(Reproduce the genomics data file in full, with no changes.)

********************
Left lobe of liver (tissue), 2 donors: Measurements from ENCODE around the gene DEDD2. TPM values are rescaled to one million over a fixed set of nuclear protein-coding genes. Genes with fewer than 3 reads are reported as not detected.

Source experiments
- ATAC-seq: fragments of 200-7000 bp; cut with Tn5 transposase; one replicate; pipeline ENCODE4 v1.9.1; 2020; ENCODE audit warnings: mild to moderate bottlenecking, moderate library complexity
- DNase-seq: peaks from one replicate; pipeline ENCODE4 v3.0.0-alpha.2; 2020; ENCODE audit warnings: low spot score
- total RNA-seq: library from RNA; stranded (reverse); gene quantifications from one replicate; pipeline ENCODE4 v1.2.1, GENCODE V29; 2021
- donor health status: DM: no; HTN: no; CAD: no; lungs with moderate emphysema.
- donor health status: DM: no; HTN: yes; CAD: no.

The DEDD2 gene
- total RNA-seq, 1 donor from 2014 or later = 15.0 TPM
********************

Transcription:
Left lobe of liver (tissue), 2 donors: Measurements from ENCODE around the gene DEDD2. TPM values are rescaled to one million over a fixed set of nuclear protein-coding genes. Genes with fewer than 3 reads are reported as not detected.

Source experiments
- ATAC-seq: fragments of 200-7000 bp; cut with Tn5 transposase; one replicate; pipeline ENCODE4 v1.9.1; 2020; ENCODE audit warnings: mild to moderate bottlenecking, moderate library complexity
- DNase-seq: peaks from one replicate; pipeline ENCODE4 v3.0.0-alpha.2; 2020; ENCODE audit warnings: low spot score
- total RNA-seq: library from RNA; stranded (reverse); gene quantifications from one replicate; pipeline ENCODE4 v1.2.1, GENCODE V29; 2021
- donor health status: DM: no; HTN: no; CAD: no; lungs with moderate emphysema.
- donor health status: DM: no; HTN: yes; CAD: no.

The DEDD2 gene
- total RNA-seq, 1 donor from 2014 or later = 15.0 TPM